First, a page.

This is the last of the visual prototype images we brought to the Voodoo Vince green light meeting. Just about every picture shows Vince doing something different. We felt it was important to show as much variety as possible by putting Vince in a variety of settings and in an assortment of vehicles. Here we see him swinging his way though a fanciful forest canopy. Of the four mockups, I think this is one of the prettiest. It's definitely in the top four.
During the creation of this picture Gary Hanna jokingly referred to all the bright, radiant plant things as "glowberries." We didn't really have glowing bits like that in the final version, but that did provide part of the level's name, Glowberry Tangle. For players who don't like bottomless pits (and there are many), this level was pure hell since the whole thing is one big bottomless space with thin, twisty tree limbs to land upon.
Different modes of travel always create interesting issues for art, design and technology. Keeping the camera under control, physics, strange clipping and character behavior all present different challenges. This visual test depicts a cable-like vine for Vince to swing on. We soon found that making a polygonal model look convincing as a rope (in real time) is pretty damn tough. A solid rope object also did some odd things when it passed around or through the in-game camera. We opted for a string of stretchy particles instead. This avoided strange rope malfunctions and pulled Vince away from the camera quickly, which helped to avoid clipping and a loss of orientation.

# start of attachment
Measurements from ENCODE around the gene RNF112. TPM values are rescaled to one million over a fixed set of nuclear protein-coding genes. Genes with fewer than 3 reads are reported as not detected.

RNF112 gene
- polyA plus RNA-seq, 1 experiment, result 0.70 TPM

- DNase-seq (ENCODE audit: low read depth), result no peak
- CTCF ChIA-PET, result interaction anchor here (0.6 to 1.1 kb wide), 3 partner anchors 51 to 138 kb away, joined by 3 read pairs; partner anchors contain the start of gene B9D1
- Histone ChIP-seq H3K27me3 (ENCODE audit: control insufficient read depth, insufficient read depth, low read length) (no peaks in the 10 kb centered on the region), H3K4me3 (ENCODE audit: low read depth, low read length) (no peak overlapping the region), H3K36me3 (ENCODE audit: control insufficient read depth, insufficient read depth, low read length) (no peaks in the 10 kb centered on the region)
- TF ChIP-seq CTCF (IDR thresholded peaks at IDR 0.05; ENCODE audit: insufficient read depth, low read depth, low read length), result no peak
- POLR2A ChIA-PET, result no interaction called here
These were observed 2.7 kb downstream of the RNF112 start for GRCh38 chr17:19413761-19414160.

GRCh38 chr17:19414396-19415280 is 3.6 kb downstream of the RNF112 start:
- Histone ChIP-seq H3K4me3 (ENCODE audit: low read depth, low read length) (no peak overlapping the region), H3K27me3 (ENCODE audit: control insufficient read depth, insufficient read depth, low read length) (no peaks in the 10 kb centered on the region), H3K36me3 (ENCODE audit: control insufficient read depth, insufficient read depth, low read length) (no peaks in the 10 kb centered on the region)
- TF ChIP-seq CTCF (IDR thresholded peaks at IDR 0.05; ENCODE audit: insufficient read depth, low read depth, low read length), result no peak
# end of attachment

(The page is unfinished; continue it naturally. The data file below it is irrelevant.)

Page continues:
The illusion of distant foliage in Glowberry Tangle was done simply by wrapping the level in some layers of leafy texture, forming a surrounding tube of sorts. Again, the original take on this didn't work out. The original has a light, distant sky layer with a slight gradient to it. This tended to make the leaf backdrop stand out more, and look more fake. The brighter, more intense backdrop also competed too much with the branches and landing places, making an already challenging level even harder. So, the final version (again) made use of a simple dark backdrop with the distant tube o' leaves mostly obscured by distance.
A skilled player can breeze through Glowberry tangle in mere minutes, never suspecting the long list of boring decisions that went into its creation. That sort of makes me wish a "directors cut" of a game were possible, with running commentary so players could be made aware of the developer's self-centered, long winded thoughts. That wouldn't work for me as a player, though. I'd probably get distracted by some comment about the code or art while a monster is going to town gnawing on my leg.